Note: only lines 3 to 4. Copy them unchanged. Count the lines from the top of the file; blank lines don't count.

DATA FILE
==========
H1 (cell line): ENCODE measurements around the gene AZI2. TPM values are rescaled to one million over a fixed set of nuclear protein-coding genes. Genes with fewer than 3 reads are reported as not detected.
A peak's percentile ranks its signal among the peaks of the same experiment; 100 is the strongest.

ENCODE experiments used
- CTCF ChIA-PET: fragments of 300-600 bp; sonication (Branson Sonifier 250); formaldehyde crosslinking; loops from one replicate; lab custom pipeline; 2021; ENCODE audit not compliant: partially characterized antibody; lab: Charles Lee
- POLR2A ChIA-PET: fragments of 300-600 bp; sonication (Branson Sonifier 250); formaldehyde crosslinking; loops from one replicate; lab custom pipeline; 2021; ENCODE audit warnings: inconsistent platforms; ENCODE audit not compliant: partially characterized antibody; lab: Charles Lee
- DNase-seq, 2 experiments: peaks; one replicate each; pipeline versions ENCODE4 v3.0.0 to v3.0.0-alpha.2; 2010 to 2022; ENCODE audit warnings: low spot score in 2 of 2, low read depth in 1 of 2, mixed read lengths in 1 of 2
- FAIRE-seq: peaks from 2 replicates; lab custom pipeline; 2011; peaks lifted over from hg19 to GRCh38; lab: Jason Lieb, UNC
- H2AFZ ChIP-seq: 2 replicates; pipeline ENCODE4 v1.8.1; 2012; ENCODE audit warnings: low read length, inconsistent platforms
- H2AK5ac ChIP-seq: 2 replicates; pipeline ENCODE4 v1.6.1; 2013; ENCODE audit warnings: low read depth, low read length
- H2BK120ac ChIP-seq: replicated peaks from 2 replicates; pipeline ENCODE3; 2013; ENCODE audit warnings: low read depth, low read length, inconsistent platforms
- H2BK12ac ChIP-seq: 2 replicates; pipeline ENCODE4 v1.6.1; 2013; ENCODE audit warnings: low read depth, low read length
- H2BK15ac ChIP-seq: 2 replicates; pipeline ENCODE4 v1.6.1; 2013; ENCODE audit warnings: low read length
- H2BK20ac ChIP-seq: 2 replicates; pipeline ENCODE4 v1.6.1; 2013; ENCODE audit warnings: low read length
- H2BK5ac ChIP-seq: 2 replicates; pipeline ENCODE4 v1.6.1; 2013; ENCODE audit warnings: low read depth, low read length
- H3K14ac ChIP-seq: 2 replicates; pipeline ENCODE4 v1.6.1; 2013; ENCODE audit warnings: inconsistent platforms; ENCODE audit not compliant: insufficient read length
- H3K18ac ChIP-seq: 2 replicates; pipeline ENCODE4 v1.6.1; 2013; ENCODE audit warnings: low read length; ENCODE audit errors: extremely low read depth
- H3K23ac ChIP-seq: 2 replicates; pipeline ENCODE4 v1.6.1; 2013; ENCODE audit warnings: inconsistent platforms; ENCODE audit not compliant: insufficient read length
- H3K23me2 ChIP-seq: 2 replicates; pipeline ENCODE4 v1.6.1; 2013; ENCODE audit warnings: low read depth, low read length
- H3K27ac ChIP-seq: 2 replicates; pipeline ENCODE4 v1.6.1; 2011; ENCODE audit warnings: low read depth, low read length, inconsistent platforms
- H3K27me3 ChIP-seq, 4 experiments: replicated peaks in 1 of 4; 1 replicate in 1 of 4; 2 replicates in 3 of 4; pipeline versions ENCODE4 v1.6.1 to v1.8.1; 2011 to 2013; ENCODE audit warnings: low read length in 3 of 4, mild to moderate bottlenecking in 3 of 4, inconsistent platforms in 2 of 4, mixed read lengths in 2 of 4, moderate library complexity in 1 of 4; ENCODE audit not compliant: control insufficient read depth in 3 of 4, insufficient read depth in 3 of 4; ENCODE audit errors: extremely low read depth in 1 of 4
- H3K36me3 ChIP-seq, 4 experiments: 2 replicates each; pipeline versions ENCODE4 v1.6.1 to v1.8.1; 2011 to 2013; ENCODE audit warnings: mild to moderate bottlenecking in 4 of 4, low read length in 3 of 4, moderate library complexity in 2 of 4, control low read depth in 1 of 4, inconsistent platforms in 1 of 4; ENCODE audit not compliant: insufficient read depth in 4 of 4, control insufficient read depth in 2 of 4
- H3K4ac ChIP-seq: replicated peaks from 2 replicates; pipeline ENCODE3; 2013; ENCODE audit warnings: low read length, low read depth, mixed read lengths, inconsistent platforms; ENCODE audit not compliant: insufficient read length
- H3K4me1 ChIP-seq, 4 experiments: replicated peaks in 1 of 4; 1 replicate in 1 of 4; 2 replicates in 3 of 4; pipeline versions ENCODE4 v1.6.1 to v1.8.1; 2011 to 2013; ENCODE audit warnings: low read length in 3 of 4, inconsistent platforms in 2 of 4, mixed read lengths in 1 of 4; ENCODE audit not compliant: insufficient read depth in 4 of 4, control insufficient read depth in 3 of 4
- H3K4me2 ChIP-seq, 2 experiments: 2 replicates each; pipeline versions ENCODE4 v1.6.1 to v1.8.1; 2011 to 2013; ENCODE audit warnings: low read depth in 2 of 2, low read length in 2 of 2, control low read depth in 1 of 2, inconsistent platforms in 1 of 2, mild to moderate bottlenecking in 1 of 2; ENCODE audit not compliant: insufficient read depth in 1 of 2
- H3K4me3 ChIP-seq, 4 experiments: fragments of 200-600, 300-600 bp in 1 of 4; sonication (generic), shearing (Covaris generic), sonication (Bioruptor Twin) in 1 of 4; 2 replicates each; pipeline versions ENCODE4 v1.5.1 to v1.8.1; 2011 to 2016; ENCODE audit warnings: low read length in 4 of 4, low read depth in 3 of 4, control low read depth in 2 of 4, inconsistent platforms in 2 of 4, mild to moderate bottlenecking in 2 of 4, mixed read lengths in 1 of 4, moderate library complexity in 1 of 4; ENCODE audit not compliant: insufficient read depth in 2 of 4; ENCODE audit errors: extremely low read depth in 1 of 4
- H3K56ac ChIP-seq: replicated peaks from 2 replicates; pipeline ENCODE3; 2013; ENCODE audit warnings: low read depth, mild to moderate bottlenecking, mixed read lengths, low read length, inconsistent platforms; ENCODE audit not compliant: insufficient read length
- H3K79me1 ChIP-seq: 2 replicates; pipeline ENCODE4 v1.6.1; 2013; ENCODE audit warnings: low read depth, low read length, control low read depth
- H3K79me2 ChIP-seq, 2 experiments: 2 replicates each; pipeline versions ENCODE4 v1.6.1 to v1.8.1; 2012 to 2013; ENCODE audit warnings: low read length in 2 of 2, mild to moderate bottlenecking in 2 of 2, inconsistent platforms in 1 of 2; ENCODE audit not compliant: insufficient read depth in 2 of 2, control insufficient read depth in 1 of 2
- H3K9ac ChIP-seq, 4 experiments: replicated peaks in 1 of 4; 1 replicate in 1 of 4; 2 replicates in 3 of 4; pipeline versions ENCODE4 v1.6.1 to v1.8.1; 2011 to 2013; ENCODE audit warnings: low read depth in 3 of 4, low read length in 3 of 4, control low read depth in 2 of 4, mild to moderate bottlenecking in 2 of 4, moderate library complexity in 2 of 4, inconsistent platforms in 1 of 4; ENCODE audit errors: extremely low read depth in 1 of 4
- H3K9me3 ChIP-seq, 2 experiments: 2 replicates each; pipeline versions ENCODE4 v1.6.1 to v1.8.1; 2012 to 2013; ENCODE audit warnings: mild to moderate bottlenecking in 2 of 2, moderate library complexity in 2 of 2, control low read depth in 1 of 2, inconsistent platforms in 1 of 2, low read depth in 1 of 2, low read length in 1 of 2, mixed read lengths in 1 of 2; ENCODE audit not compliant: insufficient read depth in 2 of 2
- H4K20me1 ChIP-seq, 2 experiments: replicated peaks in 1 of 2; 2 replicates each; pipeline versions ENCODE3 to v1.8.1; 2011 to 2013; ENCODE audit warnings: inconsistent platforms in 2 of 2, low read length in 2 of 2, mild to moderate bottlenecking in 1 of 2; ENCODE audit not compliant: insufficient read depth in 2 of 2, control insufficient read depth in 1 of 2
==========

ENCODE experiments used
- CTCF ChIA-PET: fragments of 300-600 bp; sonication (Branson Sonifier 250); formaldehyde crosslinking; loops from one replicate; lab custom pipeline; 2021; ENCODE audit not compliant: partially characterized antibody; lab: Charles Lee